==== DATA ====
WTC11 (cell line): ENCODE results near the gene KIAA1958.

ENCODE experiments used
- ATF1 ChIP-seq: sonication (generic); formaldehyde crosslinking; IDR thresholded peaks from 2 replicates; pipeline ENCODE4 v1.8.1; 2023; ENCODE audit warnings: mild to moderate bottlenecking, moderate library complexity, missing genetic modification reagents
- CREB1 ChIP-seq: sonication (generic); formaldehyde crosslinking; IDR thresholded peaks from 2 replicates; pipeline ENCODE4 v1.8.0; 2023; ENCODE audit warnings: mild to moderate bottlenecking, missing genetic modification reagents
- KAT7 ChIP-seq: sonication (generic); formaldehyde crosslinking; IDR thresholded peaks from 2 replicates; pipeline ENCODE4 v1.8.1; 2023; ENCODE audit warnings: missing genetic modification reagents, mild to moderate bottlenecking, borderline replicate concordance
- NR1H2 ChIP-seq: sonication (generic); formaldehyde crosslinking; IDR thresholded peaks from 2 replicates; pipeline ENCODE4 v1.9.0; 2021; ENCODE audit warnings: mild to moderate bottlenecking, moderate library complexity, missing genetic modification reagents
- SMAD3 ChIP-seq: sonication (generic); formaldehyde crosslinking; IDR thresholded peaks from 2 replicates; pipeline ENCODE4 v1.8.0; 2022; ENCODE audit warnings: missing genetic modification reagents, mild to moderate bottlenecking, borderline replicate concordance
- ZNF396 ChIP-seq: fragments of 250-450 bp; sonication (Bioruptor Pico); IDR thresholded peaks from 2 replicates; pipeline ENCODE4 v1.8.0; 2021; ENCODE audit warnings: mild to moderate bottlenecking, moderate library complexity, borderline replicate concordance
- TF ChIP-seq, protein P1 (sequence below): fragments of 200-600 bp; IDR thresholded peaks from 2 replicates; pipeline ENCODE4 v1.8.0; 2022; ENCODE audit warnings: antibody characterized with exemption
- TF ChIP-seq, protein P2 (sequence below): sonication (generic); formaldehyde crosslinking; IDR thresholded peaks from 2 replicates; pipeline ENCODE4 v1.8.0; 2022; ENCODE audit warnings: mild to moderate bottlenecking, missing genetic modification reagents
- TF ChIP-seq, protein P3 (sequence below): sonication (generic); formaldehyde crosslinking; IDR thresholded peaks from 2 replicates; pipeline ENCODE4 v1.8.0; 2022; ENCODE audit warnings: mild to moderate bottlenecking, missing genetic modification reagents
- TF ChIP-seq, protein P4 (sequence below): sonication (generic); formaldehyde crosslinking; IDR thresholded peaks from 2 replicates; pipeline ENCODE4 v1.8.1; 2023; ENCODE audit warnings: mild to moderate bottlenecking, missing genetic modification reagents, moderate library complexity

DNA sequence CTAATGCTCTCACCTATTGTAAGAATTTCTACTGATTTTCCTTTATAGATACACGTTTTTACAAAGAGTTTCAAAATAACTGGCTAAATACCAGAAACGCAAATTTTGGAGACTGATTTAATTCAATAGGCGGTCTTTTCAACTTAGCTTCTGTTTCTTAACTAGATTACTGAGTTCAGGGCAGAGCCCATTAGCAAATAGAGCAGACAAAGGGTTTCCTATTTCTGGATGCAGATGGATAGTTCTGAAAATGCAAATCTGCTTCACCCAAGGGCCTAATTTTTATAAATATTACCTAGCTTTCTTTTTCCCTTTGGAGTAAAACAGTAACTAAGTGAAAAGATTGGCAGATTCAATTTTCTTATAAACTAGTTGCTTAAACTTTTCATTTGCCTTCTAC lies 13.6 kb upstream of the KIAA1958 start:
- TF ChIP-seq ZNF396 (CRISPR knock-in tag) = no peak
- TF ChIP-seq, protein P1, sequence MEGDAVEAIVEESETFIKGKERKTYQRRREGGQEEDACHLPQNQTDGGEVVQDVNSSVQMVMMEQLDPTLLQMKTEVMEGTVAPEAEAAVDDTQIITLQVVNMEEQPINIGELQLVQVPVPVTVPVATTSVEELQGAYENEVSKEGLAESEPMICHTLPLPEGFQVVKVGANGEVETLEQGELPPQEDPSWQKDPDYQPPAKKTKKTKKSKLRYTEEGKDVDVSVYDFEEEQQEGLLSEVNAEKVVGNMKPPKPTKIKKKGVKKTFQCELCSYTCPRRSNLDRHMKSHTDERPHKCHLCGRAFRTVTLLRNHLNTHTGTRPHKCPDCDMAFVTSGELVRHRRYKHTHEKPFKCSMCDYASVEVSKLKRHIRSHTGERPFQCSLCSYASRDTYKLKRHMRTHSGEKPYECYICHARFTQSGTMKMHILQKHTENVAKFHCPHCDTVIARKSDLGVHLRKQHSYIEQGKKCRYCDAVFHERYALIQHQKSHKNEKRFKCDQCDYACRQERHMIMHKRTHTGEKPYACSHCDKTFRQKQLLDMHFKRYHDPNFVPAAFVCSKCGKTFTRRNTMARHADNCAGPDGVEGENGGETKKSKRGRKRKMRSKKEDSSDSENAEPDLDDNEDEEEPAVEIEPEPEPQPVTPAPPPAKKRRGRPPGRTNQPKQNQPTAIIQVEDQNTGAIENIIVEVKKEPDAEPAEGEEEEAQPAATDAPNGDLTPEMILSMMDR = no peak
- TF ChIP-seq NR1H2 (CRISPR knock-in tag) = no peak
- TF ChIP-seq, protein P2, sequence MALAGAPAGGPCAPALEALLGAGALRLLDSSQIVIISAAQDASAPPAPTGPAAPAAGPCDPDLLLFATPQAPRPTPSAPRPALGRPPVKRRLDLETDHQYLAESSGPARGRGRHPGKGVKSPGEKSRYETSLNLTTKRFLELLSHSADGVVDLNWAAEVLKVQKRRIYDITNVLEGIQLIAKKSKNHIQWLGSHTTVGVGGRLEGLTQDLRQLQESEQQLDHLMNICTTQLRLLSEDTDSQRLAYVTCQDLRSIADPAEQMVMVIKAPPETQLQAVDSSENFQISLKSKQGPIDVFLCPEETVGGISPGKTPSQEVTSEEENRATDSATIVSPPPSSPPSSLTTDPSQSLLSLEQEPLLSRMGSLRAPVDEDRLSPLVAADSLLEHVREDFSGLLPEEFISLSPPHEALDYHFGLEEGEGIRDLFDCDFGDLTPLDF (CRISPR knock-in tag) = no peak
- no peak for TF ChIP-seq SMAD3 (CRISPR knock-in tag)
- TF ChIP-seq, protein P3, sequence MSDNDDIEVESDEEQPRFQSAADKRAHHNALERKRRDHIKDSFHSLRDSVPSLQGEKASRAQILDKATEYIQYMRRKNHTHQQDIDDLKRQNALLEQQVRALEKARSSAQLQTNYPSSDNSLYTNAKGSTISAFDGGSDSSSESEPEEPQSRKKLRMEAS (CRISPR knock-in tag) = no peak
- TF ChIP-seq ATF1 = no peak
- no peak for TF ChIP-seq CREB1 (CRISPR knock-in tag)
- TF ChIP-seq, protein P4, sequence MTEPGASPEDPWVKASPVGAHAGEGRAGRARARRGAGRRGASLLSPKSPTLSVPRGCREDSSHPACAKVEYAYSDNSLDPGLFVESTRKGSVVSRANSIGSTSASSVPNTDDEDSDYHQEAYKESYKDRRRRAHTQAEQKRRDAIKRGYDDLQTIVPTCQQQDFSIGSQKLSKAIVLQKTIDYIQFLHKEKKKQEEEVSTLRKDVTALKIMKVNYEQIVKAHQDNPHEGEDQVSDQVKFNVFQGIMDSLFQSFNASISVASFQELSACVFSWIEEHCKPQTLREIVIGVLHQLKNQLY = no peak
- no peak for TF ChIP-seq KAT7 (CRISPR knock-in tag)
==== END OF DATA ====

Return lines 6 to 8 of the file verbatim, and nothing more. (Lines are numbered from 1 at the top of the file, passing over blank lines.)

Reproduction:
- NR1H2 ChIP-seq: sonication (generic); formaldehyde crosslinking; IDR thresholded peaks from 2 replicates; pipeline ENCODE4 v1.9.0; 2021; ENCODE audit warnings: mild to moderate bottlenecking, moderate library complexity, missing genetic modification reagents
- SMAD3 ChIP-seq: sonication (generic); formaldehyde crosslinking; IDR thresholded peaks from 2 replicates; pipeline ENCODE4 v1.8.0; 2022; ENCODE audit warnings: missing genetic modification reagents, mild to moderate bottlenecking, borderline replicate concordance
- ZNF396 ChIP-seq: fragments of 250-450 bp; sonication (Bioruptor Pico); IDR thresholded peaks from 2 replicates; pipeline ENCODE4 v1.8.0; 2021; ENCODE audit warnings: mild to moderate bottlenecking, moderate library complexity, borderline replicate concordance